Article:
2614 words - 10 pages Waste ManagementIntroductionDefinition Of Waste : "'Wastes' are substances or objects, which are disposed of or are intended to be disposed of or are required to be disposed of by the provisions of national law" .Types OF Waste :Municipal Waste includes Household waste, Commercial waste, and Demolition wasteHazardous Waste includes Industrial wasteBio-medical Waste includes Clinical wasteSpecial Hazardous waste includes Radioactive waste

Medical Waste in Lake Baltimore

1790 words - 7 pages Per our recent conversation, it has recently been discovered that a significant amount of medical waste has washed up on the shores of Lake Baltimore. This is quite disconcerting, as a large amount of the state’s yearly revenues come from businesses adjacent to the lake, including a large tourist sector: if this issue is not resolved quickly, I fear that the industries that rely on the beauty of the lake will suffer greatly. The Hopkins Attorney

Wasting Away, Electronically

997 words - 4 pages transported to the local landfill. This electronic waste, or “E-waste,” often can be recycled. In developing countries, this e-waste is taken and then harvested for valuable materials, including metals. It is predicted that within the next ten years, the amount of materials heading to these countries will increase by at least fivefold. The process to harvest these materials varies from area to area, but is often hazardous in some manner. Though

The White Collar Nature of Environmental Crimes

1867 words - 8 pages progressive movement of moving the country forward in making our environment a safer place to be. Also these two laws impacted the way corporations manufactured and the methods they get rid of their waste. Before these laws were enacted corporations conducted business without thinking about the welfare of how they were affecting the environment and the effect it would have on the lives of people in the United States and throughout the world. Because

The Municipal Solid Waste Dilemma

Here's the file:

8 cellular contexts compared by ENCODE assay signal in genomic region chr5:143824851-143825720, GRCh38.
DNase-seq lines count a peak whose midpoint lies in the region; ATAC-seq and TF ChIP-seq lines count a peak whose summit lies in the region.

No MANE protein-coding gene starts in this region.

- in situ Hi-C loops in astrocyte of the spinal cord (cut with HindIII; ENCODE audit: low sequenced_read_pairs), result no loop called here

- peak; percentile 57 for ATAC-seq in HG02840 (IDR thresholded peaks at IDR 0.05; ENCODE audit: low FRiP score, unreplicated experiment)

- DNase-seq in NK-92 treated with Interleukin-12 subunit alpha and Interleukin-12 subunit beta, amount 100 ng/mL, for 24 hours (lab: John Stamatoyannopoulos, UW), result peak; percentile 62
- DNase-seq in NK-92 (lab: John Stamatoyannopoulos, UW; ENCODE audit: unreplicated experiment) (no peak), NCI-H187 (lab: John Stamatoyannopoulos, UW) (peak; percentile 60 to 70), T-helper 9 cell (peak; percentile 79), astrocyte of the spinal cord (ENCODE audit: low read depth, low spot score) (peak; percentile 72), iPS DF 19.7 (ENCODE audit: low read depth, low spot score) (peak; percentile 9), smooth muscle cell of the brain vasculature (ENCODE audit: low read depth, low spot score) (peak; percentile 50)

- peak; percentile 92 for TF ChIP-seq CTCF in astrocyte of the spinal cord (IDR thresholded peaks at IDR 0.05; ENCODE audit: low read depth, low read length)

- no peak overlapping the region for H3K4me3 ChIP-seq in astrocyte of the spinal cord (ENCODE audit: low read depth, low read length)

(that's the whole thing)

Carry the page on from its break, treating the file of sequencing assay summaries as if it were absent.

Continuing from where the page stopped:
1842 words - 7 pages Everyone buys things and sooner or later, we will throw it away. Or suppose we eat at Mc Donald's. After we are finished, we throw away our trash and never see or think of it ever again. In our fast passed world that we live in today, there are many people living in it and produce a lot of garbage and waste. The United States alone produces over 200 million tons of Municipal Solid Waste every year. That is equates to about 4.5 pounds of

E-Waste

1030 words - 4 pages efficient, a whole line of goods that came to end-of-life becomes a part of the 20,000,000-50,000,000 tons of electronic waste produced in the world every year. It would not be such kind of problem just of very big amount of waste, the basis of e-waste problem is that when electronic equipment is in landfill, or it is processed, recycled or disposed of, it pollutes the environment, because electronic equipment consists of hazardous materials that

Pollution Prevention

667 words - 3 pages Introduction Pollution is the contamination of air, land, or water by the discharge harmful substances (EPA, 2014). This refers to unwarranted volumes of waste that contains very harmful toxins/poisons that are released into the environment affecting air, water, soil, and animals. Humans cause majority of the pollution. Industrial factories that make items that we use in our day-to-day lives also produce waste. With the population nearly

Similar Essays

Hazordous Waste Incinerator And It Effect On Communities Point Of View From Them People In The Communtiy

670 words - 3 pages The community had recently been debating the idea of getting a hazardous waste incinerator, yet are unsure of the outcome that it would bring. Robert F. Ehrhart's article, "Hazardous Waste Incineration" tells about the town of East Liverpool's experiences with an incinerator. Ehrhardt's article tells how there was too much waste to dispose of any other way. It also explained how the incinerator destroys almost all of the hazardous waste. Lastly

Waste Prevention Essay

2302 words - 10 pages environmental agency. Programs include hazardous substances, waste management, air quality and environmental impact assessment and are delivered in conjunction with community Renewable Resource Officers. Hazardous Substances Program The Hazardous Substances Program is responsible for coordinating the department's response to spills of contaminants, ensuring continued operation of the NWT's 24-Hour Spill reporting telephone service, ensuring

Waste Management Essay

967 words - 4 pages , diposables and food scraps that comes from private homes or apartments. Domestic waste also may contain hazardous waste. Domestc waste is also called household waste and residential waste. 2.2 Characteristic of wastes Solid waste has been categorized into several types according to the classification which has been used by almost all countries in the world. The main division is into organic, inorganic and hazardous waste. Table 1 : Characteristics of

Environmental Racism Essay

1214 words - 5 pages construction of the incinerator. It shows how political response in opposition to the hazardous effects waste can bring change to a community. A more recent example of how low-income communities responding to waste is Ketttleman City, a small, predominantly Latina/o community opposing the expansion of the Chemical Waste Management’s Kettleman Hills Hazardous Waste & PCB Landfill. Sources report that Chemical Waste Management’s plan is to